One Missoula resident walked away from the Missoula Art Museum's auction with a preview of an installation in August.
Laura Bovard, who's never before attended the Benefit Art Auction, placed the winning bid on Cathy Weber's "Birdhouse" on Saturday.
Senior Curator Brandon Reintjes said including the piece was something of an experiment. The Dillon artist typically works in paintings with metaphorical, almost magic realist paintings with meticulous arrangements of objects. In her three-dimensional work, she's made more modestly sized arrangements of ceramic birds on branches.
"Birdhouse" is not so different, although the materials certainly are. It rises 10 feet from the ground: A simple house frame that she filled with vertically arranged branches, each topped with a black ceramic bird.
Bovard said she was moved by the message included in Weber's biography, that her art is "motivated by an increasing sense of urgency to make things of beauty in response to war, injustice, greed and violence." She's contemplating exhibiting the piece outside at her house in the city center. Viewers can expect to see more of Weber's work in August, when she'll have a full-room installation at the Aresty Gallery, the MAM's split-level exhibition space.
Bovard's purchase was one of many that resulted in the auction's best haul in four years, said executive director Laura Millin. The net proceeds for the nonprofit contemporary art museum were $146,000. That includes $37,850 raised during the auction's traditional "moment of giving," when they paused bidding and asked the audience of just over 400 at the University Center Ballroom for donations.
Another pause moment drew applause for Renee Taaffe, the MAM's education curator since 1999, who's retiring.
The high final tally was driven by an enthusiastic crowd and a number of pieces by flagship Montana artists.
John Buck, a sculptor and printmaker who splits his time between Bozeman and Hawaii, donated a 5-foot-tall woodblock print, "Old Ephraim in Paris," dominated by a grizzly bear standing on its hind legs.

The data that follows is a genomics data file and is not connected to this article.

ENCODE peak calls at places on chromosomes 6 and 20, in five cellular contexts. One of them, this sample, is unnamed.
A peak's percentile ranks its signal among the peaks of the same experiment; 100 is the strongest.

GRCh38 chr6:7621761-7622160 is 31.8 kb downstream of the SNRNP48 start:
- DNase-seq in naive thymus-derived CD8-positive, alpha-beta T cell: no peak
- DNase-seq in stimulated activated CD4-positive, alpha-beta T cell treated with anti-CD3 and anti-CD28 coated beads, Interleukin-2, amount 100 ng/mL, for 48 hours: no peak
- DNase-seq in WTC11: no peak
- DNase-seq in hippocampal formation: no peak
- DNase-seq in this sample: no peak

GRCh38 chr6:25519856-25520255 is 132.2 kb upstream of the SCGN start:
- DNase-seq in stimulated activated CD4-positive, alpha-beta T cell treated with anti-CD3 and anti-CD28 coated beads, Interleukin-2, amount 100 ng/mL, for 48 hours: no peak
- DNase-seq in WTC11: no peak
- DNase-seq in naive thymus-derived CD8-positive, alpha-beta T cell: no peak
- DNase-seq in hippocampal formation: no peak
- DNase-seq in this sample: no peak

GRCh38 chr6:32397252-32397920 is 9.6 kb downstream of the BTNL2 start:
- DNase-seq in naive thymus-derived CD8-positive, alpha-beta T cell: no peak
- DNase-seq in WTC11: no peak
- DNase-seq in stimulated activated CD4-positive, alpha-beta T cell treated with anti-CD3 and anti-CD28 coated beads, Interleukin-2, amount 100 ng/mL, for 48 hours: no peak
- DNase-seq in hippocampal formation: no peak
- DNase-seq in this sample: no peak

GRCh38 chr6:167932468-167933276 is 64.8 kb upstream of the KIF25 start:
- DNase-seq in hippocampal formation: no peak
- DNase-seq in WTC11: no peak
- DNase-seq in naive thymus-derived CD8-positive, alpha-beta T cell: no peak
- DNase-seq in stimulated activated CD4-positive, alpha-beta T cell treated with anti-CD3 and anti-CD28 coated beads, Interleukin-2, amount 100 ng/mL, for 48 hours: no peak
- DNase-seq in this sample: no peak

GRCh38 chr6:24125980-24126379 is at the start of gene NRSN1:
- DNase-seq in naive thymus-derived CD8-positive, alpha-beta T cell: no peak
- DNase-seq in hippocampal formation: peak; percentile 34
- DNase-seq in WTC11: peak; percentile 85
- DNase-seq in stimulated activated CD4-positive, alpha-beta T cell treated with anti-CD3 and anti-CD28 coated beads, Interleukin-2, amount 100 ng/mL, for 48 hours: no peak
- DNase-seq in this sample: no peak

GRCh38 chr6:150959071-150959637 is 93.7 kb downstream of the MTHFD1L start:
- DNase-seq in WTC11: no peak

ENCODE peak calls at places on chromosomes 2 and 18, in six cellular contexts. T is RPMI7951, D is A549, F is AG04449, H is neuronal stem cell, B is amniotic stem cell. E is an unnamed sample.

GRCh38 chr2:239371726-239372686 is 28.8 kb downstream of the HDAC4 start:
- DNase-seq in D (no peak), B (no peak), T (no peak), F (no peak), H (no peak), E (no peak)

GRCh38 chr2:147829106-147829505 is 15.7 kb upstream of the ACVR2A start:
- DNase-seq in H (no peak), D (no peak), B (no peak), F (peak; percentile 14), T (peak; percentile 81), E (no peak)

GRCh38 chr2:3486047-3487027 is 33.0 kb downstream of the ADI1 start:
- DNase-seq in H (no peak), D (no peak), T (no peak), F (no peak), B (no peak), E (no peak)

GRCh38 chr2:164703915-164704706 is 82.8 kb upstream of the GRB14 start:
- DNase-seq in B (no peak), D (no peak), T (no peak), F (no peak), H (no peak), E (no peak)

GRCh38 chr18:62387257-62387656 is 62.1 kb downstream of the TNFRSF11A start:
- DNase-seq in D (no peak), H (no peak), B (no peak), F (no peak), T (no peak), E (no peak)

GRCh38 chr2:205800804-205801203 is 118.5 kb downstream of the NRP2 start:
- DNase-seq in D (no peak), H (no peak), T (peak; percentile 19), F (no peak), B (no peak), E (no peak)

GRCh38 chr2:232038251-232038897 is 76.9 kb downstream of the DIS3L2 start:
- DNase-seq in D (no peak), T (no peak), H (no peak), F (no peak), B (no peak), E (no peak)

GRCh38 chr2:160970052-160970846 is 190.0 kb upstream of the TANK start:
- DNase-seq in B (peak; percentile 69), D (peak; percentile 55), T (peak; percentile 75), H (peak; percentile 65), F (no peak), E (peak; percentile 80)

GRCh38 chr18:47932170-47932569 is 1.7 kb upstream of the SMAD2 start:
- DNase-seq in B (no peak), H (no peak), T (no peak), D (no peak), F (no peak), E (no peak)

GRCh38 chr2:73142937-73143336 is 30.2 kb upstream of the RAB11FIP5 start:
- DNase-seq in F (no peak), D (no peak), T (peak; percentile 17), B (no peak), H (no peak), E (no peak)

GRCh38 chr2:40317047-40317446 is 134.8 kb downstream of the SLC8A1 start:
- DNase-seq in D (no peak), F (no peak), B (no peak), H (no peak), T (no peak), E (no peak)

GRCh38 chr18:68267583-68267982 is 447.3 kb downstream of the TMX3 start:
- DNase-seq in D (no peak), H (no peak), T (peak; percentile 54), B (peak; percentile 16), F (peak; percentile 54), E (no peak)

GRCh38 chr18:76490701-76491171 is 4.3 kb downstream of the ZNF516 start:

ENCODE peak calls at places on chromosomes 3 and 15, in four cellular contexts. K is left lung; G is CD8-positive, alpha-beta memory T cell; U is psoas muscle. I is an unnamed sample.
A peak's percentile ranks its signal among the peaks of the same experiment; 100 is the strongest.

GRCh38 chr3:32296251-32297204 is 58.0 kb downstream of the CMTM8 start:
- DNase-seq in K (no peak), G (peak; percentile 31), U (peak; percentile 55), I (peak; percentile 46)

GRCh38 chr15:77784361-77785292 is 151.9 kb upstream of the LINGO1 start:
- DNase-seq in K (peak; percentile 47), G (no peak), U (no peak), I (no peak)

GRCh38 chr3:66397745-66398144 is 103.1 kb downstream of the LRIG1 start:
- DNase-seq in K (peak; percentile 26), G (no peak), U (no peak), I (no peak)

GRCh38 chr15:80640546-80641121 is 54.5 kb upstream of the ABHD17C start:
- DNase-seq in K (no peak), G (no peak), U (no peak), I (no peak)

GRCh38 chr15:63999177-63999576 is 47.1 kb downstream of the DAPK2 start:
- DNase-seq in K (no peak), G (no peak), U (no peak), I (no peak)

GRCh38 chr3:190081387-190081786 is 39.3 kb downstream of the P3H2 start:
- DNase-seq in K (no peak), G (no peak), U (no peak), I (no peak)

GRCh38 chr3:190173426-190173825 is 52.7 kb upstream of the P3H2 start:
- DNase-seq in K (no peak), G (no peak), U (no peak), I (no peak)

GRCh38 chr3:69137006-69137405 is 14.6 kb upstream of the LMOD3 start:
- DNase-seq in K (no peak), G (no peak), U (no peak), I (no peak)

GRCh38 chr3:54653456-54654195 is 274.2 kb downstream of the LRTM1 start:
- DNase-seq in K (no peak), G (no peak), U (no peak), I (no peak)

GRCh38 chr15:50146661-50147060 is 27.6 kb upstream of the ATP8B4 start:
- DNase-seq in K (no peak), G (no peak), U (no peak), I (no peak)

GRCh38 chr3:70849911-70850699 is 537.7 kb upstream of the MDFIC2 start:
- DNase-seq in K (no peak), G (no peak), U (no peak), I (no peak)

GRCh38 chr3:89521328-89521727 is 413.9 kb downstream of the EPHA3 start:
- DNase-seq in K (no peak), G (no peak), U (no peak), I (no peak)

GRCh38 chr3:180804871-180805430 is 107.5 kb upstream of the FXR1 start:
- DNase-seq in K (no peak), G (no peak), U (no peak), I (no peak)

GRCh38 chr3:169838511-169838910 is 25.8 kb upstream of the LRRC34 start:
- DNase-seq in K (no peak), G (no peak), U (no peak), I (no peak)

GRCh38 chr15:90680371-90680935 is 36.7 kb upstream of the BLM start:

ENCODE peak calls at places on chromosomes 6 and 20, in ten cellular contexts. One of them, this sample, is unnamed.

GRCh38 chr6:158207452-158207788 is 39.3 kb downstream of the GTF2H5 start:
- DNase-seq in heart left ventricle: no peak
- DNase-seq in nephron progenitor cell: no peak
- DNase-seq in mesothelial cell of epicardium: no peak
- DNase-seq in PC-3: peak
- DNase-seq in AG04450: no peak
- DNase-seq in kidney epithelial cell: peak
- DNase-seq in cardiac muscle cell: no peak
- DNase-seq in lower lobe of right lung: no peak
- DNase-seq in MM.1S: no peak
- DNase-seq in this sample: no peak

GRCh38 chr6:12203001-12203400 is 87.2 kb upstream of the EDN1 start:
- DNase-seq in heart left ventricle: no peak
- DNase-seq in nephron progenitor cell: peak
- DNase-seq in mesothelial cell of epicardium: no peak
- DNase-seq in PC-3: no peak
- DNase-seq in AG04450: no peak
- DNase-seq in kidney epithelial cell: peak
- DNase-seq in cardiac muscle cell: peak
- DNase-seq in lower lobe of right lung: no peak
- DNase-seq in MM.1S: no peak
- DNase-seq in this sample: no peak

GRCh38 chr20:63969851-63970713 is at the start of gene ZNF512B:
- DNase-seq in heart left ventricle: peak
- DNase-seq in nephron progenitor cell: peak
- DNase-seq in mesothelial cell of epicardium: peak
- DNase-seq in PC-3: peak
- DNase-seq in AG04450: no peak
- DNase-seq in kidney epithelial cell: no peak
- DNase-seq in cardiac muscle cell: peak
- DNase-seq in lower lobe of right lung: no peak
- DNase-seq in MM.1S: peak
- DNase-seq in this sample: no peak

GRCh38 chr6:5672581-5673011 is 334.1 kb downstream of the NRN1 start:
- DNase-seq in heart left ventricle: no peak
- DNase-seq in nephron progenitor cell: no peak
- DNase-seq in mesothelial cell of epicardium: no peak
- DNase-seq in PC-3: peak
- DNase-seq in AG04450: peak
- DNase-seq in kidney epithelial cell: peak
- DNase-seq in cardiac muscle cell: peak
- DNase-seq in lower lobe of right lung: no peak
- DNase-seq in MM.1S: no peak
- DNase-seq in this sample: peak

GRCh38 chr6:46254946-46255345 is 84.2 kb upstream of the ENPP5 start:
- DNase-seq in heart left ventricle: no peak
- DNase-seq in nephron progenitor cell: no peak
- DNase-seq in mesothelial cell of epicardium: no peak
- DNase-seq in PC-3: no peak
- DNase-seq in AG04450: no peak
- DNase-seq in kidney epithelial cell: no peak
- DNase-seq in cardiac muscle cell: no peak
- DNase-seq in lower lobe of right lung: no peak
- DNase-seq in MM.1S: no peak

The piece, valued at $5,500, went for $10,000. Millin said it's a record auction sale for Buck print according to AskArt.net, an online sales database.
One surprise piece wasn't included in the catalog. A large exhibition in the MAM's main galleries, "In the Footsteps of My Ancestors," surveys several decades of the St. Ignatius-born artist Jaune Quick-to-See Smith's influential career. Smith, who helped curate exhibitions of art by Native women going back several decades, donated a large store of her own collection to the MAM as a foundation for its collection of indigenous art. She visited the museum late last year, after the auction deadline, and donated a print. It sold for $5,000.
Millin noted that it was one of many pieces that night with strong bidding and a strong political message.
Nancy Erickson's "Where's the Ice?" reiterates her careerlong concerns about the plight of animals, in this case, polar bears. The paintstick-on-paper drawing sold for $3,600, up from a value of $2,800.
The Autio family, whose art collection filled the main galleries at the MAM recently, donated a piece of Rudy's, "Mitzla," colorful figurative work. It sold for $5,300 at a 100 percent donation.
For the second year in a row, Missoula painter George Gogas entered a piece that needles at President Donald Trump. The latest in his long-running series "Judith Basin Encounter" that humorously merges his influences of Picasso and Russell, is called "Charlie and Pablo Were Alarmed When They Realized Donald Was Unaware of the Serious Threat." It went for $5,700.
Upstairs at the MAM's Frost Gallery, which specializes in Native contemporary art, there's an exhibition of contemporary indigenous women artists, "Our Side," curated by Wendy Red Star, a Crow artist from Billings who's now based in Portland, Oregon. Her growing clout in the national art world drew some national press for the exhibition.
Red Star's piece, "Peelatchixaaliash/Old Crow (Raven)," a print of a historical photograph marked with addendum and line accents, sold for $950, from an estimated value of $600.
Many of the artists are based in Montana. One of out-of-state artist, Kaori Takamura, cultivated artistic ties after she was commissioned to create two pieces of public art for the UM School of Journalism. Her piece, a hybrid of acrylic, silk-screen and stitching that created a textured grid of letters and numbers, "Typeface 1416," sold for $4,800.
The crowd typically thins out over the course of the night, yet the remaining bidders were enthusiastic, as borne out by the prices of the pieces that closed out the live auction.
Steven Young Lee closed out the night, at past 10, with his set of two vases with fern patterns. The resident artist director of the Archie Bray Foundation in Helena is new to the auction. His pieces, valued at $750 for a 100 percent donation, sold for $3,400.
Millin said four out of the five final pieces sold for more than their estimated value.
She said the bidding and robust sales "showed a lot of respect for the artistic community."
"We made a strong point of messaging about the strength of the artists in our community and the support for them, which the museum participates in, but so do collectors," she said.
Works were either 50 percent, 75 percent or 100 percent donations, meaning that roughly $50,000 will go back to the artists.